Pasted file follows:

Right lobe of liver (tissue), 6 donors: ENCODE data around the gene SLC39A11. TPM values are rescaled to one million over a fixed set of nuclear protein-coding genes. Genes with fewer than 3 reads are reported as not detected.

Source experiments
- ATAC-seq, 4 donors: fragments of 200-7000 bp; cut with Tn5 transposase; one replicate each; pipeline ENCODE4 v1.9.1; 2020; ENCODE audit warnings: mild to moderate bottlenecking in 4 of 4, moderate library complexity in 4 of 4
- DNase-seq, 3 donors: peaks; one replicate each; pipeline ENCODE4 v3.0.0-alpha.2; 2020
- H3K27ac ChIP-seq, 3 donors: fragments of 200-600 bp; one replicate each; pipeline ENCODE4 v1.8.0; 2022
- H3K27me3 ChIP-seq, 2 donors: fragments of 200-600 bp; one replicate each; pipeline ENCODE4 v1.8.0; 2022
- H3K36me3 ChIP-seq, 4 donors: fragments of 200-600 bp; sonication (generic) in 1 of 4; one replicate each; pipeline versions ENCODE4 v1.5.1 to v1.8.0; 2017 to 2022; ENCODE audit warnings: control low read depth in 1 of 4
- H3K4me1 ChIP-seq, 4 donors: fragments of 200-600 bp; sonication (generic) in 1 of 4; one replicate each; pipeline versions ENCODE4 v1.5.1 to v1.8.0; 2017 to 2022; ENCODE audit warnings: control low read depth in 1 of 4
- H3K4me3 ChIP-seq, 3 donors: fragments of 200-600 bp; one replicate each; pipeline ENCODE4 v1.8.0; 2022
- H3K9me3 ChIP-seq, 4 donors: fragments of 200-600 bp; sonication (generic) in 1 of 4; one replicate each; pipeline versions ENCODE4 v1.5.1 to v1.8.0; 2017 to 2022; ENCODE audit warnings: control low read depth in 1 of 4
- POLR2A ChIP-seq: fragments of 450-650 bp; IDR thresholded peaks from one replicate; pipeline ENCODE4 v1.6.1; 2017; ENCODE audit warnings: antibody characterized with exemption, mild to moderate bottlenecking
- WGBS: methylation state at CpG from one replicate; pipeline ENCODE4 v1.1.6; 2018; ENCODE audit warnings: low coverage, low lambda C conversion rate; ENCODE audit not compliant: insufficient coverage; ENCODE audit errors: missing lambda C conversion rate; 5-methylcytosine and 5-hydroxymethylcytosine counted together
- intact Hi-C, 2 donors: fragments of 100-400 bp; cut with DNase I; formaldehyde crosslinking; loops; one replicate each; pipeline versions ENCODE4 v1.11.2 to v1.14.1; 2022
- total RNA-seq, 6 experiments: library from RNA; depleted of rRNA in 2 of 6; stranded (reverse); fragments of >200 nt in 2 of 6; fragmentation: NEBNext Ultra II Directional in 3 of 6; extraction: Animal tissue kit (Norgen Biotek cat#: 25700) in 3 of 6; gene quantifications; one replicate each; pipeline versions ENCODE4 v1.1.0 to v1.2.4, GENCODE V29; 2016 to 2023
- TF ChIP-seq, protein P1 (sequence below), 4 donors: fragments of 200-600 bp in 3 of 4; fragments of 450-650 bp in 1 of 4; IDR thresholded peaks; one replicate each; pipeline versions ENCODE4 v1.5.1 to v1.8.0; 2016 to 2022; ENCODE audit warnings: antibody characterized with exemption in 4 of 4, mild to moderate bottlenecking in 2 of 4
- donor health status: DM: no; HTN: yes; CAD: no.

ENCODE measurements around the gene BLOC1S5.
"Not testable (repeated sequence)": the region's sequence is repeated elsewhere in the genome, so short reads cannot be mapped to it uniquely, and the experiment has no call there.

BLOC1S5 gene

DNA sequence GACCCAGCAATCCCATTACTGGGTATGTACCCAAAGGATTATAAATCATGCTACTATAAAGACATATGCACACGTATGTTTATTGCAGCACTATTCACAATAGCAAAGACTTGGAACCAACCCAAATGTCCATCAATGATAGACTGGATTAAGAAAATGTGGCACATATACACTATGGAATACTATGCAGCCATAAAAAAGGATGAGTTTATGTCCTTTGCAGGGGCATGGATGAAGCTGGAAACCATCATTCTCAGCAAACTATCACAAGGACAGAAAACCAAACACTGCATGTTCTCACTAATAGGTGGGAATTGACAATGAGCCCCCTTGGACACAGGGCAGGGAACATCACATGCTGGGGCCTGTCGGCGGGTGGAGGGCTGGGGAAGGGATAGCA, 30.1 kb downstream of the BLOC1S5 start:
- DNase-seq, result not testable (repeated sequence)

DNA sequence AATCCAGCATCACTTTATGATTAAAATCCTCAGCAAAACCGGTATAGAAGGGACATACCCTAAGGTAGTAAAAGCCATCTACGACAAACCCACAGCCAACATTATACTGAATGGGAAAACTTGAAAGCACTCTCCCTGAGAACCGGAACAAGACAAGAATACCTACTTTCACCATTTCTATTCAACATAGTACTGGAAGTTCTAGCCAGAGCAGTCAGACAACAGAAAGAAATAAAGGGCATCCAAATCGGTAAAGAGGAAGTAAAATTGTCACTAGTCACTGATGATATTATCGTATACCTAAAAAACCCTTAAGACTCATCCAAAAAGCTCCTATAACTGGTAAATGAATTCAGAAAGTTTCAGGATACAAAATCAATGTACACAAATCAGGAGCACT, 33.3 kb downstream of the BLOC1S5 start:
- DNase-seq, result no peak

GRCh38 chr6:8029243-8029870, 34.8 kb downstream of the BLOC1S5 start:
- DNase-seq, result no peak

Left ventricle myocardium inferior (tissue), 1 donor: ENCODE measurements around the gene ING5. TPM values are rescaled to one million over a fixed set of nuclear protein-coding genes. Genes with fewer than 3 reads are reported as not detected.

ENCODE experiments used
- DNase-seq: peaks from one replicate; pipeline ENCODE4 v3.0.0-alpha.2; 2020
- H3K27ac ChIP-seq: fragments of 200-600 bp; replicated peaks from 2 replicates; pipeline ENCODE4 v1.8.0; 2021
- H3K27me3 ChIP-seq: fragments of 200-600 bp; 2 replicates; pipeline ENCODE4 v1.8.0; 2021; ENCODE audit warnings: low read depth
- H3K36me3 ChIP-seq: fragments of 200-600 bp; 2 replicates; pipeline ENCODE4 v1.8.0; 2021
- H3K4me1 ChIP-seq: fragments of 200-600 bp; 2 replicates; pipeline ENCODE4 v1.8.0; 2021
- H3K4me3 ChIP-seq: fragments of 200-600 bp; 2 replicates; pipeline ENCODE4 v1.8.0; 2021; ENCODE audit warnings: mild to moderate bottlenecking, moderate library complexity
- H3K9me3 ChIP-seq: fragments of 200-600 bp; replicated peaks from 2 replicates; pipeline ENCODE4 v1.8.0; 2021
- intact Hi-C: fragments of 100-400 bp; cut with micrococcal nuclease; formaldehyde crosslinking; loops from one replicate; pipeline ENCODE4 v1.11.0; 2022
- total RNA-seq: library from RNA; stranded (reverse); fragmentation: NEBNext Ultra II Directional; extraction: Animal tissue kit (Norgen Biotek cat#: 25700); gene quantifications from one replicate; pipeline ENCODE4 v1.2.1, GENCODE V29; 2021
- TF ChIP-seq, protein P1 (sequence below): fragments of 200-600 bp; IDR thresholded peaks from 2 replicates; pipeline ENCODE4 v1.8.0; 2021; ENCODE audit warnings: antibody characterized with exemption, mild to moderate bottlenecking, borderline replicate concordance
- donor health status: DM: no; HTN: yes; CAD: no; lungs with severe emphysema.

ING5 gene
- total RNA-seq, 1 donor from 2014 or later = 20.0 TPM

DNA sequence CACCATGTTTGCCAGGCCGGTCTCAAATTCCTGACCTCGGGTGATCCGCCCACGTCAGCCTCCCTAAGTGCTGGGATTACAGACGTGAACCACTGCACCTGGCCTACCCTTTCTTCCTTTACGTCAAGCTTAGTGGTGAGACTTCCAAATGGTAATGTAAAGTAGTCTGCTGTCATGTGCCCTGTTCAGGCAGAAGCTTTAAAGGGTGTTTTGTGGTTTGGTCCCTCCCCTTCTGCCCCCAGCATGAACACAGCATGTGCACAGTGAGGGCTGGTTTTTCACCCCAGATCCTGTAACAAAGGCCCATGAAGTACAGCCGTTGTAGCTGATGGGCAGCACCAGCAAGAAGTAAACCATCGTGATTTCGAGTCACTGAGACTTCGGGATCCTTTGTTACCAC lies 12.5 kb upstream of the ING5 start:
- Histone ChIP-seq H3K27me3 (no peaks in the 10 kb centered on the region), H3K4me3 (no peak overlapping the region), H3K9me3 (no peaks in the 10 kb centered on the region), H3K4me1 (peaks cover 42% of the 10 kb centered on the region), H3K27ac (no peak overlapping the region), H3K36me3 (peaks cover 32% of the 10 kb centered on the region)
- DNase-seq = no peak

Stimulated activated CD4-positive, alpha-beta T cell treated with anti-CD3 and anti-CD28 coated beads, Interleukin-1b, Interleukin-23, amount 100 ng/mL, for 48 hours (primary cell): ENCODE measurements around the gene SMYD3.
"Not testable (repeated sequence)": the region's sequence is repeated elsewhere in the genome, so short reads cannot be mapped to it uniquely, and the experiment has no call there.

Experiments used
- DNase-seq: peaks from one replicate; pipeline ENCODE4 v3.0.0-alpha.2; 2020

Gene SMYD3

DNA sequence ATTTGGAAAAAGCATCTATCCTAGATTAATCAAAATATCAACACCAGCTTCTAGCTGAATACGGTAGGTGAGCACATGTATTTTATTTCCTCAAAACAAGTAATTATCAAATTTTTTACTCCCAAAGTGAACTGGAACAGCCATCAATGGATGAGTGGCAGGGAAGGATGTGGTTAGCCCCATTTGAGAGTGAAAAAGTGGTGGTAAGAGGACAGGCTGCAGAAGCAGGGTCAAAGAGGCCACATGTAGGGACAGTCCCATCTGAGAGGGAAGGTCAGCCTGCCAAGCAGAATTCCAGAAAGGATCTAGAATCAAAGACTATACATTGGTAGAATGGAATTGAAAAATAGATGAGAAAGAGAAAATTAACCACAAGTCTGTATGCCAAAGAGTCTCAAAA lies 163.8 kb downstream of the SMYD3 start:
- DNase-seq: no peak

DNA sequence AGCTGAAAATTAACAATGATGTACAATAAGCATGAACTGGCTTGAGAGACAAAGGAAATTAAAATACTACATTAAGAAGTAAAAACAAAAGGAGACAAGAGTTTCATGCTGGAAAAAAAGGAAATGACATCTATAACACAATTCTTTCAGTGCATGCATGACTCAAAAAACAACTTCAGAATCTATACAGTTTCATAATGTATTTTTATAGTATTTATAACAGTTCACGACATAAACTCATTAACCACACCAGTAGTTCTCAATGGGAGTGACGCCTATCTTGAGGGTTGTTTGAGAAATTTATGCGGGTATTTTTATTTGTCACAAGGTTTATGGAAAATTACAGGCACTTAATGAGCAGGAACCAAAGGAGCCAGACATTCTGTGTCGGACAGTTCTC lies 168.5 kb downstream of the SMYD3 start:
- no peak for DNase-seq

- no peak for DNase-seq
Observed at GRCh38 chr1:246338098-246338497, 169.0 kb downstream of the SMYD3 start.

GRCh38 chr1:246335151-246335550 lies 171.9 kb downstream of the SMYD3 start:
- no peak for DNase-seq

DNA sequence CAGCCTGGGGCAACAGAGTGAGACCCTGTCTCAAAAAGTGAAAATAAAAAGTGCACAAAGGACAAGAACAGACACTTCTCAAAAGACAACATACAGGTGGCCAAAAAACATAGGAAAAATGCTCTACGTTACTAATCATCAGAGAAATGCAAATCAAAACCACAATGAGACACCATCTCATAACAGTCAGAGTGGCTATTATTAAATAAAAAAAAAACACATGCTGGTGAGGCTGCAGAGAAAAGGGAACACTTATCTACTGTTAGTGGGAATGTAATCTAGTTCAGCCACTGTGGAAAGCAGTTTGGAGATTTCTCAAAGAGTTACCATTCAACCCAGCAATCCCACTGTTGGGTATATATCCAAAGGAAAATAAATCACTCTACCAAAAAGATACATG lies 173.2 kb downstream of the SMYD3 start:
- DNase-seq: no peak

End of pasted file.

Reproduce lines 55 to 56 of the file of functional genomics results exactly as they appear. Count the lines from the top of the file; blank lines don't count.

GRCh38 chr1:246335151-246335550 lies 171.9 kb downstream of the SMYD3 start:
- no peak for DNase-seq